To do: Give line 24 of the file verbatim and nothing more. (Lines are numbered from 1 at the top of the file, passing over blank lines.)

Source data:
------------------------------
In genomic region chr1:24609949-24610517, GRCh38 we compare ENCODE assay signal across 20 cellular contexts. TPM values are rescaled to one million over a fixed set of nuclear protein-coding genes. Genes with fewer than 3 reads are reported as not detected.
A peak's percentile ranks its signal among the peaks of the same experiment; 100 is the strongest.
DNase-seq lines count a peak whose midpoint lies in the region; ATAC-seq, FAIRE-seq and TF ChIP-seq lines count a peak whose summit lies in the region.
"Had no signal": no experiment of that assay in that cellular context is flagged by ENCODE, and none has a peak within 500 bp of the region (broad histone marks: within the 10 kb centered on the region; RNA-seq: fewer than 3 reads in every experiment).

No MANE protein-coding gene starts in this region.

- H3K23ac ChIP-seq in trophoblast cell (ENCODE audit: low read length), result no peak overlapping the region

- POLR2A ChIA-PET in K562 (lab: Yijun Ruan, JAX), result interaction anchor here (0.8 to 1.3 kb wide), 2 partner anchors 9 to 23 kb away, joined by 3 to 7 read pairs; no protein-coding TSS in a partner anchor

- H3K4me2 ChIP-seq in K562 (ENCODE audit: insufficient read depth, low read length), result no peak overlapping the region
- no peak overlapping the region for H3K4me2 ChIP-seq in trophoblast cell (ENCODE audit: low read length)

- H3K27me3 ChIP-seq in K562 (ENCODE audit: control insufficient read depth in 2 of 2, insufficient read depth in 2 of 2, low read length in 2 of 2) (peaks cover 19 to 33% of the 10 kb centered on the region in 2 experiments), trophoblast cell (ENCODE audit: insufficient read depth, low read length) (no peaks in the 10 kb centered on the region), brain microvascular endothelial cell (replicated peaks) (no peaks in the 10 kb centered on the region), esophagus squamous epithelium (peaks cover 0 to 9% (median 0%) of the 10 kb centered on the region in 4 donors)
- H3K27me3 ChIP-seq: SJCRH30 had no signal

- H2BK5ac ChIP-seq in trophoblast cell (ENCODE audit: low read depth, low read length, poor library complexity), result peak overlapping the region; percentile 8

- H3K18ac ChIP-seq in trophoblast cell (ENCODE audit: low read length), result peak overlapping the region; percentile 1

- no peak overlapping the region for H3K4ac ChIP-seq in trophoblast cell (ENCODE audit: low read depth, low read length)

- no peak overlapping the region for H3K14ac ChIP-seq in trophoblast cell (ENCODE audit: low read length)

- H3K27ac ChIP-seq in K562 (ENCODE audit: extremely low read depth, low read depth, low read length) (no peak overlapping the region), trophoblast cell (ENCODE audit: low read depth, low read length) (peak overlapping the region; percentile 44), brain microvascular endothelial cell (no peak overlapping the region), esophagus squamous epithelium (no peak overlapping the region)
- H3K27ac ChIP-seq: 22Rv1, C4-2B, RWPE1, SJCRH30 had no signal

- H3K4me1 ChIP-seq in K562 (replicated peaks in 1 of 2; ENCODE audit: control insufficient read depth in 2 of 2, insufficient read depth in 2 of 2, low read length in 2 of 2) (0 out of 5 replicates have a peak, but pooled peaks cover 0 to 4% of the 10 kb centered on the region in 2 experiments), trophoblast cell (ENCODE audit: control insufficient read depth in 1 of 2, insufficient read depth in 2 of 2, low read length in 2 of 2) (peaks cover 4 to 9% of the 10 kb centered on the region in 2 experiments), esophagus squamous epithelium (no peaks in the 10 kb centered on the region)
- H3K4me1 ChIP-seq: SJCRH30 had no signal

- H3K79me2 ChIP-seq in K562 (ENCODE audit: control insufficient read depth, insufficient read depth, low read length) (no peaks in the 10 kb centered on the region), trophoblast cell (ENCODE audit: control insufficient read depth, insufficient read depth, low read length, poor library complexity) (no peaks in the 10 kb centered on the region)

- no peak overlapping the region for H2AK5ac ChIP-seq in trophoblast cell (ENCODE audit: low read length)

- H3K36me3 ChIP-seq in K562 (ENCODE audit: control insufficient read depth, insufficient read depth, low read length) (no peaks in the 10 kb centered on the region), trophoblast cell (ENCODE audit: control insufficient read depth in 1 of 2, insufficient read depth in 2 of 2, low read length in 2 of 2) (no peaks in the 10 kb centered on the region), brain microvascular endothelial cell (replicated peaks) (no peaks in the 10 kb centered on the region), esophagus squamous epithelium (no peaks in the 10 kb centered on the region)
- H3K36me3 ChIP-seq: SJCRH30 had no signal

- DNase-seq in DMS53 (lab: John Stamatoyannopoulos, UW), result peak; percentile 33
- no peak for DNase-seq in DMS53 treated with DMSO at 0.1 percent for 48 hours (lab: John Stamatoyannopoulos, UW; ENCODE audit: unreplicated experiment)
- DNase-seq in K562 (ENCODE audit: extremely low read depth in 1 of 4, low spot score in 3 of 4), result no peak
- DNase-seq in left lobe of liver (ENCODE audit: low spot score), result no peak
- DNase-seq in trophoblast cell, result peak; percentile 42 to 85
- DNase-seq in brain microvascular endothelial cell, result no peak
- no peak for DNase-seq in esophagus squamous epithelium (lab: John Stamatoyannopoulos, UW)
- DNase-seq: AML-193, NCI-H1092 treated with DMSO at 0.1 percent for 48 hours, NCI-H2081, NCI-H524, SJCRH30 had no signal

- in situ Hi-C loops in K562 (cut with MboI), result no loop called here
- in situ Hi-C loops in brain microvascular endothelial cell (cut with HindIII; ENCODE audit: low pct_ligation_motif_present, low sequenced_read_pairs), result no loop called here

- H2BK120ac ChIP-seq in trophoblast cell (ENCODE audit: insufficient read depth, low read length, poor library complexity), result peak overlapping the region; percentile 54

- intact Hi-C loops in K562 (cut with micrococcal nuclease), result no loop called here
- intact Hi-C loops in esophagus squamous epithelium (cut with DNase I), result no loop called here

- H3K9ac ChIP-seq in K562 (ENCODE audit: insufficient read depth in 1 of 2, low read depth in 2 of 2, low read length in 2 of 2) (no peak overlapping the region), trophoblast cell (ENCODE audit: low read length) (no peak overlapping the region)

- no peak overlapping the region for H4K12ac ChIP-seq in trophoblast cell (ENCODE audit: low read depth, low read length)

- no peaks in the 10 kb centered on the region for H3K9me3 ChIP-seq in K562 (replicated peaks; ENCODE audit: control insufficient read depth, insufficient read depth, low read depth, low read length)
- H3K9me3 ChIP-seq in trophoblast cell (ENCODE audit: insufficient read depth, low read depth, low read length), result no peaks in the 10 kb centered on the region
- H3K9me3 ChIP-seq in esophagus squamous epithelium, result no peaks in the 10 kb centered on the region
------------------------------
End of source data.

- DNase-seq in DMS53 (lab: John Stamatoyannopoulos, UW), result peak; percentile 33